The pop-up shop is having a major moment – and we’re not complaining. Once reserved for warehouses, the pop-up shop has gone on to occupy street fronts, space within existing stores, transformed shipping containers, and even prime mall real estate. Whatever the venue, the common theme is that the pop-up shop exists for a limited-time engagement.
It’s that short but sweet lifespan that facilitates a sense of urgency in shoppers.
For retailers – especially smaller and less established ones – the pop-up makes a lot of financial sense. This is especially true at a time when online shopping continues to increase in popularity, one shuttered bricks and mortar store at a time, and when commercial real estate costs in cities like Toronto continue to soar.
Not only do business owners avoid long-term pricey leases, but pop-ups also offer a low-risk means to experiment with new concepts and to connect with a larger audience, conducting hands-on market research as they get to know their customer (both old and new).
For e-commerce retailers, the pop-up allows experimentation with a physical presence – something that can offer telling results.
It also offers a means to collaborate with complementary and like-minded brands. In March 2019, Toronto boutique Poor Little Rich Girl, a staple for cocktail dresses and gowns, partnered with a handful of other brands for a lucrative prom-themed pop-up at Upper Canada Mall. The pop-up allowed the brand to reach a different demographic (that being the suburban mall shopper), resulting in new in-store and online customers – both prom shoppers and their style-seeking mothers.
It’s not just the smaller players who are turning to the pop-up space as companies like Amazon, Nordstrom, and Lululemon have experimented with temporary installations.
“Pop-ins” – shops established with another retailer – are gaining quick traction. For example, the first floors of four Bloomingdale’s stores in New York, L.A., and San Francisco house a 1,500-square-foot pop-in called the Carousel and it’s here that the merchandise and design are switched up every few months.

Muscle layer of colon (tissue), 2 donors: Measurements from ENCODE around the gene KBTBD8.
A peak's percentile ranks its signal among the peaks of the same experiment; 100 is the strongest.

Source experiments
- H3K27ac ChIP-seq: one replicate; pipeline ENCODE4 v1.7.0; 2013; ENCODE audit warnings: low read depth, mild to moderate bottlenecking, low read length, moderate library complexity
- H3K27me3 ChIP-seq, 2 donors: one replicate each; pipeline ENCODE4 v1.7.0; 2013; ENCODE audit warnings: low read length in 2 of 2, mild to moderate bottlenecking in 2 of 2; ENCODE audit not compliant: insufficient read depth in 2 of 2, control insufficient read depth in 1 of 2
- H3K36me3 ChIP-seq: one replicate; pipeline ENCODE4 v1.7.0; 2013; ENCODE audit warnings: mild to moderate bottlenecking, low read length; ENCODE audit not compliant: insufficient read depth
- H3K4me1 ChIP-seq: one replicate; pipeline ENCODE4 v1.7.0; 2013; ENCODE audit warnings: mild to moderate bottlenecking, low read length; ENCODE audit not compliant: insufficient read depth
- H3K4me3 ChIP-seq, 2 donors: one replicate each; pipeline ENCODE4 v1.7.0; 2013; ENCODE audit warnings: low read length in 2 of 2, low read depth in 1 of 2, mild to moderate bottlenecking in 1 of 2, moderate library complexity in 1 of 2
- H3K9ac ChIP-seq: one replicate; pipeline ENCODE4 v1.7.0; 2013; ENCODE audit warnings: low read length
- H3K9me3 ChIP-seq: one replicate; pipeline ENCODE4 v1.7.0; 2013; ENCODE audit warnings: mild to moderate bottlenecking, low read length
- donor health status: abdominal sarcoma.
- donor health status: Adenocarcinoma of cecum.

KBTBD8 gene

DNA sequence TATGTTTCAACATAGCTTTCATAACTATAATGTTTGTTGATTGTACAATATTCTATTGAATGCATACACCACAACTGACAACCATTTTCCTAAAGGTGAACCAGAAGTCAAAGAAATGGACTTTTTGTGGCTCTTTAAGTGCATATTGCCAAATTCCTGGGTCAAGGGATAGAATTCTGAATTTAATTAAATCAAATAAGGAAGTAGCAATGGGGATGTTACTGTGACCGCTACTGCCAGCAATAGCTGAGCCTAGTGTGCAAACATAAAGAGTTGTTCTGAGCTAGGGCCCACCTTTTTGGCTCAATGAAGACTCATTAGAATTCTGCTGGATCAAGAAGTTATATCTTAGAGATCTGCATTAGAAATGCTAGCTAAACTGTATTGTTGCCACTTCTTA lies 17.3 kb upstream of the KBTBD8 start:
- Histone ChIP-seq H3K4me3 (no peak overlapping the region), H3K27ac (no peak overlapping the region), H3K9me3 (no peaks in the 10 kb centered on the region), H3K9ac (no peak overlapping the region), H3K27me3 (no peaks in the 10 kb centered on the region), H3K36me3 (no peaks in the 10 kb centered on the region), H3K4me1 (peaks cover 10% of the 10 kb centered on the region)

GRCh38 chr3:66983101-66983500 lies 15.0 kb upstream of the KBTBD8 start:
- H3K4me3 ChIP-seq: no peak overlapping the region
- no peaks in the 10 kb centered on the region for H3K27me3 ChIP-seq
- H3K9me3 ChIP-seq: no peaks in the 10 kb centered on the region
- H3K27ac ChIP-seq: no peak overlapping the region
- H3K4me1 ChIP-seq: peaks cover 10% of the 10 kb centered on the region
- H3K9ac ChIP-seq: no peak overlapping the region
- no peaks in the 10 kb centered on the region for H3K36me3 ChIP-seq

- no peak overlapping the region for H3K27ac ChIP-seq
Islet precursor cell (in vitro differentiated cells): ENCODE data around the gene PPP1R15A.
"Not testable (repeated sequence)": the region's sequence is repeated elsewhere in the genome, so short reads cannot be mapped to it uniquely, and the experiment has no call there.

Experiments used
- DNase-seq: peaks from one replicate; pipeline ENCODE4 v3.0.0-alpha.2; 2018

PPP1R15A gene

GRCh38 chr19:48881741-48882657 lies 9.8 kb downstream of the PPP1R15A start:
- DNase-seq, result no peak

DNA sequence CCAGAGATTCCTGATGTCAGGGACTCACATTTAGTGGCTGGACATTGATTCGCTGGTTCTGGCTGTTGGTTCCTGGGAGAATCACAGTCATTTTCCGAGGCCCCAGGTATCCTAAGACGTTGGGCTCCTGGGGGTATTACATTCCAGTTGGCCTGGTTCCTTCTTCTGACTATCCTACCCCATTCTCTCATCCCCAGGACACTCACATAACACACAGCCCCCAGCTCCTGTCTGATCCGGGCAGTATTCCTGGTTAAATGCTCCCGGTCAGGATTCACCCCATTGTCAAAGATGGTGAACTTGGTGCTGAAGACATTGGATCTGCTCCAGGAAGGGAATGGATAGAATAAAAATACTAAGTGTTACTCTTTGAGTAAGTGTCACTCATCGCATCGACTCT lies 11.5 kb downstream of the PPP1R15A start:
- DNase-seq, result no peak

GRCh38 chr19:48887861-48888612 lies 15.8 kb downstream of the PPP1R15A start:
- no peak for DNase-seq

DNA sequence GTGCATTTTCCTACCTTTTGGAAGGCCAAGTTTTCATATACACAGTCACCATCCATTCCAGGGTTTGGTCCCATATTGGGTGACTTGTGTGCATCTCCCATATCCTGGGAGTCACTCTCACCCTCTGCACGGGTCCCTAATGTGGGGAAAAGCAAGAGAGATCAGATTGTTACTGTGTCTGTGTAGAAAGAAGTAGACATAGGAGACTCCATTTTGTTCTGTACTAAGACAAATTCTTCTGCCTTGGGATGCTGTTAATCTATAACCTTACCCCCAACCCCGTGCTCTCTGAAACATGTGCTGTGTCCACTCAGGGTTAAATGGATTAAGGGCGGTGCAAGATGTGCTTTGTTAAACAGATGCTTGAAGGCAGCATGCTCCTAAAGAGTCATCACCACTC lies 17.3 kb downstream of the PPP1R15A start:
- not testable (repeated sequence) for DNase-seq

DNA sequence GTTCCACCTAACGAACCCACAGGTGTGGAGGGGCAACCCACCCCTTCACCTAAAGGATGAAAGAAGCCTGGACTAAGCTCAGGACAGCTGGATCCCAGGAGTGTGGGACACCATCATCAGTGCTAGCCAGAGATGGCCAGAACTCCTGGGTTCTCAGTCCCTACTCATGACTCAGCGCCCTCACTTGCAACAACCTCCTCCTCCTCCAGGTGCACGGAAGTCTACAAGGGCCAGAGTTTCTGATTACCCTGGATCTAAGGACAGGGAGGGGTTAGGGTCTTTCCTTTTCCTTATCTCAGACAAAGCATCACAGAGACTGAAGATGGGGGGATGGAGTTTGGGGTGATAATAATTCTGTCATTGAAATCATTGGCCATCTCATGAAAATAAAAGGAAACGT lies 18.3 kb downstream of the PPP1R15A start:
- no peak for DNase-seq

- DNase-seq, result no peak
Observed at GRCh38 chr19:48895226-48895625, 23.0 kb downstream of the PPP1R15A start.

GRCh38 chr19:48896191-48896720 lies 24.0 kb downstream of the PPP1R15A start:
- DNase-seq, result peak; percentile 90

For some brands, the pop-up is more about the experience (a.k.a. a strategic public relations move) than the sales.
For example, a few years back, IKEA opened IKEA Play Café in Toronto, where shoppers could sample the company’s famous meatballs, play games, and shop a limited selection of kitchen products. In 2017, Chanel also made headlines when it opened up pop-up cafes around the world to introduce its new beauty products and clients could even enjoy a beverage along with a mini makeover.
We’ve also seen brands pop up with a charitable agenda. For example, Canadian outerwear brand Nobis held a pop-up called Laundromat in Toronto during the winter holidays, where guests were invited to donate and “launder” a gently used jacket to families in need. For each jacket donated, the company donated $100 to the cause.
Facilitating the pop-up cause, a handful of opportunity-recognizing businesses designed to connect retailers with temporary retail space have entered the scene.
For example, short-term real estate technology start-up thisopenspace allows brands to sell in real life and with flexible terms. Having started as a rotating retail space in Vancouver, the company allows businesses of all sizes to showcase their brands with access to temporary storefronts and services like staffing, merchandising, sales, and analytics.
In Toronto, we are also seeing more real estate dedicated specifically to pop-up shops, like spaces within Stackt Market. The shipping container-filled marketplace opened up shop earlier this year to house a mix of fixtures and pop-up space for brands like sustainable Japanese brand Puebco – who set up shop last summer – and an assortment of Canadian designers, who recently joined forces for a holiday-themed pop-up.
It seems the pop-up shops aren’t going anywhere — they’re the best thing to shake up the retail world since online shopping.
Some of Canada’s biggest brands started in the pop-up space, and companies like Kit and Ace, Knixwear, and Indochino grew by the way of the pop-up. The strategy is working: according to a survey from Storefront, 80 per cent of global retail companies that have opened up a pop-up shop said it was successful.
Whether designed to generate buzz or dollars, when everyone from big-box retailers to restaurants and salons are jumping on the lucrative pop-up bandwagon, it’s safe to say they won’t “pop down” any time soon.